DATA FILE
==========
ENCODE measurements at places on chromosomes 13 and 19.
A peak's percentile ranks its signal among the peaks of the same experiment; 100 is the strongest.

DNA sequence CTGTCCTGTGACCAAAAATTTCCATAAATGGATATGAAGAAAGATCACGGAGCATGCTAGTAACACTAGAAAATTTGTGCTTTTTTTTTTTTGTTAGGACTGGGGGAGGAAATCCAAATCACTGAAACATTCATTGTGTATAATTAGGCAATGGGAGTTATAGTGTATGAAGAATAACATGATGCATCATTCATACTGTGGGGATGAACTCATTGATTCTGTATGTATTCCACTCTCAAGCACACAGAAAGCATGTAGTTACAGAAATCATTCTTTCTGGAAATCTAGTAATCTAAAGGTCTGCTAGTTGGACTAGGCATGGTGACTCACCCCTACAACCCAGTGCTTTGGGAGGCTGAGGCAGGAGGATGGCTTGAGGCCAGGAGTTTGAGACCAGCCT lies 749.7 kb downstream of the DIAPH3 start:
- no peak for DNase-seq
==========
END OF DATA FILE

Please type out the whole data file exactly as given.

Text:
ENCODE measurements at places on chromosomes 13 and 19.
A peak's percentile ranks its signal among the peaks of the same experiment; 100 is the strongest.

DNA sequence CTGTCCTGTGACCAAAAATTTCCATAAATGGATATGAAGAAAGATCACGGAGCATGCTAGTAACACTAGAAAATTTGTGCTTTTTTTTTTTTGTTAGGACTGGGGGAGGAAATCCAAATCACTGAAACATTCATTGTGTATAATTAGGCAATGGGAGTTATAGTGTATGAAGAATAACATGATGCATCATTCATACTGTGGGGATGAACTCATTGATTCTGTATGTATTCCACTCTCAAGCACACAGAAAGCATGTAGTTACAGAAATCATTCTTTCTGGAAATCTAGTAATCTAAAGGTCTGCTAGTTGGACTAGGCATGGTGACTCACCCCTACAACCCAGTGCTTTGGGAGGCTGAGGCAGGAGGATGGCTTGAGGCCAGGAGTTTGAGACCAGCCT lies 749.7 kb downstream of the DIAPH3 start:
- no peak for DNase-seq